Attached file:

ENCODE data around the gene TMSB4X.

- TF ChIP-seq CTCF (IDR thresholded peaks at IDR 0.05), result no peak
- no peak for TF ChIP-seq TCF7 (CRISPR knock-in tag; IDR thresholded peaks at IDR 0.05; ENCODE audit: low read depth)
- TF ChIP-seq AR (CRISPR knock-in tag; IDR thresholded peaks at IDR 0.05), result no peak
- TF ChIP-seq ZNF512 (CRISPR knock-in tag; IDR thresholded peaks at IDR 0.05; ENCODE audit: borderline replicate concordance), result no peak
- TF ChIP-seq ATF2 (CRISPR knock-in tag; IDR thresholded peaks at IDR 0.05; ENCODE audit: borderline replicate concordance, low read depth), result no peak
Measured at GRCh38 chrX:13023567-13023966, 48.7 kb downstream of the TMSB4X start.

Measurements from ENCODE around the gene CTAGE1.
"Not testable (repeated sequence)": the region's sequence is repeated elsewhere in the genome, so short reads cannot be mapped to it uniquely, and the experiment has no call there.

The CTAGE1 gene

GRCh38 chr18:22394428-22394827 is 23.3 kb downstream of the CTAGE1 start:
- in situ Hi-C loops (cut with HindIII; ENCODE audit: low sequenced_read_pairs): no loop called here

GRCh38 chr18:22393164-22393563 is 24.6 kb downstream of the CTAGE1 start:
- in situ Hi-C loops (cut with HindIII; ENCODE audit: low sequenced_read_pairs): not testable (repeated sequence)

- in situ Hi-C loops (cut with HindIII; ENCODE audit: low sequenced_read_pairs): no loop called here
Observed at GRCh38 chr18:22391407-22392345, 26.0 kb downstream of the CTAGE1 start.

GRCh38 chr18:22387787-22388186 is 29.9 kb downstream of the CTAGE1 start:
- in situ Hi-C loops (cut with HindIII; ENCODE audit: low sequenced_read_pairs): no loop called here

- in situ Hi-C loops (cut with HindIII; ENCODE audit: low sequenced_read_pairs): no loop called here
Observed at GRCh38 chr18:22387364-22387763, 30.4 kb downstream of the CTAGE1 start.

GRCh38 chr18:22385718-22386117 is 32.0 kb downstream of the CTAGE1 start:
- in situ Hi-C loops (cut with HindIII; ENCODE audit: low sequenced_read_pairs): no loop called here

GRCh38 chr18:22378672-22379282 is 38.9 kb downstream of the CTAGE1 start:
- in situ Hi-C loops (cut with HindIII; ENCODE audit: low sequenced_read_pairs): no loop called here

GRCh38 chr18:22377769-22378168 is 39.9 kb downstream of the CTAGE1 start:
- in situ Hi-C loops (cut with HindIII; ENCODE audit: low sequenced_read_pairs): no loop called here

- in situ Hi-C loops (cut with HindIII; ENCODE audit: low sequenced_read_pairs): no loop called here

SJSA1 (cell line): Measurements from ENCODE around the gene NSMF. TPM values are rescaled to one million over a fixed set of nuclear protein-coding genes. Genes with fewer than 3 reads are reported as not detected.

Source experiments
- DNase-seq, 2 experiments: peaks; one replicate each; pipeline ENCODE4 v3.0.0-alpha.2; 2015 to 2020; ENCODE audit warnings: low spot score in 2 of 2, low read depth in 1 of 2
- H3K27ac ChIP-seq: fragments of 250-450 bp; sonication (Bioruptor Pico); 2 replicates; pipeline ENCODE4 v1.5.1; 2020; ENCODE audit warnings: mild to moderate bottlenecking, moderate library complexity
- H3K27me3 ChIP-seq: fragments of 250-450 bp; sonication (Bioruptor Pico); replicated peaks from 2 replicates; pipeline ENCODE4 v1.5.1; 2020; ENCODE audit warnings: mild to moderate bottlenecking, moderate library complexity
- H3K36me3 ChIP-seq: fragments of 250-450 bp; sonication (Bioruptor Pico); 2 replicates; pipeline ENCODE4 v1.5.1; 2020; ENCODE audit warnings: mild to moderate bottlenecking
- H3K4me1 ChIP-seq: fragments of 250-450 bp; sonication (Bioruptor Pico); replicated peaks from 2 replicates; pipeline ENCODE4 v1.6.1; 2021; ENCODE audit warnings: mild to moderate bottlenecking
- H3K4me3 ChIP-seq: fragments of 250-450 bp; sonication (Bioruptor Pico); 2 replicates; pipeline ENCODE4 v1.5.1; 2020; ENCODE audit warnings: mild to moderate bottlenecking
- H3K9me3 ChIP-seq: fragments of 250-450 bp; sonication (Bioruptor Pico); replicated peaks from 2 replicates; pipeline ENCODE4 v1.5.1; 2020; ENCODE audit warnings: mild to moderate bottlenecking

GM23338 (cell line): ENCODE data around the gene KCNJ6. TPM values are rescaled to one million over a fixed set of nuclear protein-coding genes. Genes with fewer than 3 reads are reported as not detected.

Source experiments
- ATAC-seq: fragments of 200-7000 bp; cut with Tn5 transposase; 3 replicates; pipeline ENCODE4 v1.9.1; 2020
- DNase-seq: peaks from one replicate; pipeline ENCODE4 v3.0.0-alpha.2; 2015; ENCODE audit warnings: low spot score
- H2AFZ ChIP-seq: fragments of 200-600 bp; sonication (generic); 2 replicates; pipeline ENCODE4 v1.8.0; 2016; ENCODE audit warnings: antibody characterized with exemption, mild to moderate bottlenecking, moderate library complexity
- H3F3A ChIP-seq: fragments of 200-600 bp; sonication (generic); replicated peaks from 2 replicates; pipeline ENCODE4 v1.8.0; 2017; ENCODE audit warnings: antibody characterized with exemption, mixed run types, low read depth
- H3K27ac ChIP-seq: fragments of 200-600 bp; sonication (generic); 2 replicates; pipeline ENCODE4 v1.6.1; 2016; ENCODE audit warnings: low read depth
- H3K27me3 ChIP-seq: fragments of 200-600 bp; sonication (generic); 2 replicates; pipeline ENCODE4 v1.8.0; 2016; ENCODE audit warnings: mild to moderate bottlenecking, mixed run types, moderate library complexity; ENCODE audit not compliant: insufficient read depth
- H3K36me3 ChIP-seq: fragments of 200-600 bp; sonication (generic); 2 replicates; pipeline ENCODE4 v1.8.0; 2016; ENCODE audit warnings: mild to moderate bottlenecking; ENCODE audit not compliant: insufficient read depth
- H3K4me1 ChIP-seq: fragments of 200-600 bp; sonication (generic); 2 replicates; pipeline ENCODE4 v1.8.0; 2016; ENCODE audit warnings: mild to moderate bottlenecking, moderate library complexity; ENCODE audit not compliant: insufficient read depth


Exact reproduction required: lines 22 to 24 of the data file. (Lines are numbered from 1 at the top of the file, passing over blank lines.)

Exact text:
- in situ Hi-C loops (cut with HindIII; ENCODE audit: low sequenced_read_pairs): no loop called here

GRCh38 chr18:22378672-22379282 is 38.9 kb downstream of the CTAGE1 start:
- in situ Hi-C loops (cut with HindIII; ENCODE audit: low sequenced_read_pairs): no loop called here